of 203. by Professor Lind, national president

Architectural
Trends Note

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By Untermeyer
Typical Anerican Cities
Called Imported Jumble
Of ManyCopied Styles
(Continued from Page 1)
uch pomposity types of architec-
iure that expired five centuries ago
on some other continent."
A few pioneers, led by Louis Sulli-
van and Frank Lloyd Wright, have,
however, turned away from the Euro-
pcan sources and have sought to ex-
press truly American styles with
native materials. "One great Ameri-
can contribution to architecture," he
noted, has been the skyscraper,
which other countries have been
forced to copy from us."
Illustrating his points with slides,
Mr. Untermeyer explained how these
architectural pioneers have given us
an American style of building that is
clean, sharp and simplified, that
brings out the dignity of its sur-
roundings and that capitalizes on
native materials.
Mr. Untermeyer will conduct an in-
formal discussion of his subject at
4:15 p.m. today in the East Confer-
ence room of the Rackham Building.
His next lecture, to be given at 4:15
p.m. Monday, will be on "The Paint-
ers Discover America." Although his

WILLIAM D. REVELLIt
I&usic Clinic
Will Convene
In Ann Arbor

Prof. Revelli To
Fifth Annual

C onduct
Medtina

Of HighSchool Bands
Under the direction of Prof. Wil-
liam D. Revelli, conductor of the
University BsmL I he fith annual
High School Bai id Clinic will con-
vene in Ann Arbor from July 7
through 28.

'I

-' series of six lectures is being spon-
sored by the engineering English de-
t partment, all students and faculty
members are invited to attend.

v ,,__

i

Sponsored by the School of Music Students are growing to appreciate
of the University, the Clinic is plan- and respect the services of our men-
ned to be an intensive study of band tal hygiene department, Dr. Brace
literature. Bands from all over
Michigan and some surroundingGroup
Istates are expected to atttend.Mr E ik W e d n, w l - o n
Mr, Erik W. Leigen, well-known
composer and arranger, will act as
guest conductor of the Clinic in
which the University Summer Ses- h
sion Band will take a prominent Sh i nay
part. It is expected that among the
band literature much will be that

I .,
= ti
\ . , o ,
:. .

New and
Reconditioned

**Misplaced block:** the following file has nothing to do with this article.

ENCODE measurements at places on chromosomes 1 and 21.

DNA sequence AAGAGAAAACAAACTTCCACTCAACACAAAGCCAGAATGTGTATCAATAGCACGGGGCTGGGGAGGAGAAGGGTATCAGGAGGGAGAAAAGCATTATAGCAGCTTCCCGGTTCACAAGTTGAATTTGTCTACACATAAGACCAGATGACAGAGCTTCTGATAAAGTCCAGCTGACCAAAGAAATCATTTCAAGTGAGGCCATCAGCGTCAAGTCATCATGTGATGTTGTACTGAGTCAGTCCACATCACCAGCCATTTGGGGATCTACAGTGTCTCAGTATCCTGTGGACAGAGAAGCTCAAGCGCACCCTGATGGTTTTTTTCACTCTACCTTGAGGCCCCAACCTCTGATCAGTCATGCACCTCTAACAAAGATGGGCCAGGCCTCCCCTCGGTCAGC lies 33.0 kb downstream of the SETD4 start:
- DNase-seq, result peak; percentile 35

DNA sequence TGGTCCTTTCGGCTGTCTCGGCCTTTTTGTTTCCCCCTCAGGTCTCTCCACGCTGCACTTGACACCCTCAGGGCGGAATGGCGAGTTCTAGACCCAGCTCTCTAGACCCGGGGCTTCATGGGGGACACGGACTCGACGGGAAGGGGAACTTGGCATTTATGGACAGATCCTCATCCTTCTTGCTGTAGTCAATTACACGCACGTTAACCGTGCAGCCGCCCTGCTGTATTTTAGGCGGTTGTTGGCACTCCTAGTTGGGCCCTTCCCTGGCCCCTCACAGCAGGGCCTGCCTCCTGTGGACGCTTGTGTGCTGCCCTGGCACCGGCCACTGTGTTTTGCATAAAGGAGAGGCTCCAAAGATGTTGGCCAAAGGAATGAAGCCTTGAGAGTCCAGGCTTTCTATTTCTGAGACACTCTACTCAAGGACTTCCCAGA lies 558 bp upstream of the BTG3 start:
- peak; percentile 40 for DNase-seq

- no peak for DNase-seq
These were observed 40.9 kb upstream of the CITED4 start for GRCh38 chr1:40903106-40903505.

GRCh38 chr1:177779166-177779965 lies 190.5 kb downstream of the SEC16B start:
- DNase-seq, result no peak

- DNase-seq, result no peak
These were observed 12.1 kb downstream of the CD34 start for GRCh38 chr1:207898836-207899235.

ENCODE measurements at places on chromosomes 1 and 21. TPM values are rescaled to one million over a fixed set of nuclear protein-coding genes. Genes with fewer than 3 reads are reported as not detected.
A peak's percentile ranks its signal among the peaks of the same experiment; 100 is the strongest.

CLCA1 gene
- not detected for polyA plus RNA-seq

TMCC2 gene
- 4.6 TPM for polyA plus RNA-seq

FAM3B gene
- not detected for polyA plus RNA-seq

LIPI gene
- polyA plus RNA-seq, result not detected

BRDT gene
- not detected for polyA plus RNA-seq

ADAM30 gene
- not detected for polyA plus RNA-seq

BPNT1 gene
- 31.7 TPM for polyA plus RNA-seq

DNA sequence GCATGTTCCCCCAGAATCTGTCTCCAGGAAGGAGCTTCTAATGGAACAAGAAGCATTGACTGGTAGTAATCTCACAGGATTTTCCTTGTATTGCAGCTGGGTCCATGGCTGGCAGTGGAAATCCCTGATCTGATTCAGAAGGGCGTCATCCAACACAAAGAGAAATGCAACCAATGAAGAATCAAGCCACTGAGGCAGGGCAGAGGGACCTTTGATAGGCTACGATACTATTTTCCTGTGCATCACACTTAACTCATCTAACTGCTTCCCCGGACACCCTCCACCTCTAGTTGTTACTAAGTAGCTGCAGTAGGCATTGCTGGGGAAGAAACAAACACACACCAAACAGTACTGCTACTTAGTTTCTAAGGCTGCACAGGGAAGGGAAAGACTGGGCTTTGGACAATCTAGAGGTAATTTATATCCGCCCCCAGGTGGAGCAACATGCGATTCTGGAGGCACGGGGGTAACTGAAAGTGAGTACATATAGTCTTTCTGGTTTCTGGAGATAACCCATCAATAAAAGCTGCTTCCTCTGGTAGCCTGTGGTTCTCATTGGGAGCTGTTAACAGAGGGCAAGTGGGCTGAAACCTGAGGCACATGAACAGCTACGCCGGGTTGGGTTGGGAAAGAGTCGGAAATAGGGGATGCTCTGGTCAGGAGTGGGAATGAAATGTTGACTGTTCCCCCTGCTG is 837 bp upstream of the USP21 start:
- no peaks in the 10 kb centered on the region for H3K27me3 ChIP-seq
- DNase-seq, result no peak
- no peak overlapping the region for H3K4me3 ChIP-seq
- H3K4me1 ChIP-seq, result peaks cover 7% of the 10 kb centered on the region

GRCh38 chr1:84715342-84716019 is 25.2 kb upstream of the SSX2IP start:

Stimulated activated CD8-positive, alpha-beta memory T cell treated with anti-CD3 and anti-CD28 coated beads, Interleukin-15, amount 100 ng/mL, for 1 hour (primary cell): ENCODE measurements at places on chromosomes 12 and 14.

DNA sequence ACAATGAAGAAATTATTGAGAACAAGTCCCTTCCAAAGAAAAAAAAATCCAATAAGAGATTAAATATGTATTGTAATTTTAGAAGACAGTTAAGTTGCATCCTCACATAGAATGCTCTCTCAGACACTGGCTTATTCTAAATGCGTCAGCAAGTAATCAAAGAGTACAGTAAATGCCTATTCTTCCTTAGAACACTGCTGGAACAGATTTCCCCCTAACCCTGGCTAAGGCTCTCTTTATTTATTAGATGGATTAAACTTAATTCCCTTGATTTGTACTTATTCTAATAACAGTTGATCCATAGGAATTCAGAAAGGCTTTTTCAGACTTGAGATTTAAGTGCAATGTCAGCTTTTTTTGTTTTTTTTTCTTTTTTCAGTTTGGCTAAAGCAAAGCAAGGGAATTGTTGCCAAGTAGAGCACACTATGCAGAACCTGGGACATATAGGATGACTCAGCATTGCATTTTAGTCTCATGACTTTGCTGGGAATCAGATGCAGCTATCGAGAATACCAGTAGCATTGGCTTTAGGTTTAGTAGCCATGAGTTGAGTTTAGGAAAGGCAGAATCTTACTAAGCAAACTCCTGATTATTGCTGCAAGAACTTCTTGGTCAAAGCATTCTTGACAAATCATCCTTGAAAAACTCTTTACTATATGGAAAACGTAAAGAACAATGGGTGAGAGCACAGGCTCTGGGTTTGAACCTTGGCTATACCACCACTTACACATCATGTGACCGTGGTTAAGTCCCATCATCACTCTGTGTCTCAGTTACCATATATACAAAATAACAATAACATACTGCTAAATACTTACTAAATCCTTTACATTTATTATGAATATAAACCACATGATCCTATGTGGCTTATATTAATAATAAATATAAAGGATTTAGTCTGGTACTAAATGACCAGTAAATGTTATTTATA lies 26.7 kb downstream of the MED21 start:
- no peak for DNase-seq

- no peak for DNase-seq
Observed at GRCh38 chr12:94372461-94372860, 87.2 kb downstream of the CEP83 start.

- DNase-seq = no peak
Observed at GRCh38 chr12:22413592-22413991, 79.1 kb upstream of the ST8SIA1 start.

Bought, Sold,
Rented, Exchanged,
Cleaned, Repaired.

of the American Chemical Society.

One of the largest and best
stocks in the State., in a com-
plete range of prices.
00 W. Morrill
314 S. State St. (Opp. Kresge's)
Since 1908 Phone 6615

Plea Received
From Finnish
Students' Club
Just one day before Russia and
Finland signed an Armistice, the'
University of Michigan received a
plea for help from the "National
Union of the Students of Finland,"
Dr. Frank E. Robbins, assistant to
President Ruthven, disclosed yester-
day.
The note to Dr. Robbins, addressed
to ' Dear Comrades," accused the
Soviet Union of bombarding Univer-
sities and destroying Finnish schools
and universities. The message was
mailed from Helsinki in January.
The partial text follows:
"Dear Comrades:
"We are sure all of you know of
the battle our nation has been waging
since last November for its inde-
pendence, its national existence, and
for everytihng it holds sacred,
against the bestial and barbarian on-
slaught of the East.
"Our enemy has revealed a com-
plete disregard of all international
obligations. Without any foregoing
declaration of war he has embarked
on a violent aerial war against the

4.':}

o~f Mr . Lden.

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fN5 5NO*HNGLKE PLt4WN
!OF HOT WATER TO SPEED UPii
- MORNING SHAVE --'AND-lIS

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Wherever you go or how long you
stay, you will want to be sure before
leaving that every detail has been
taken care of. Of course, the most
important is the adequate protection
of your travel funds. For their safe-
keeping, your bank suggests Travel-
ers' Cheques, used throughout the
world. They're convenient, always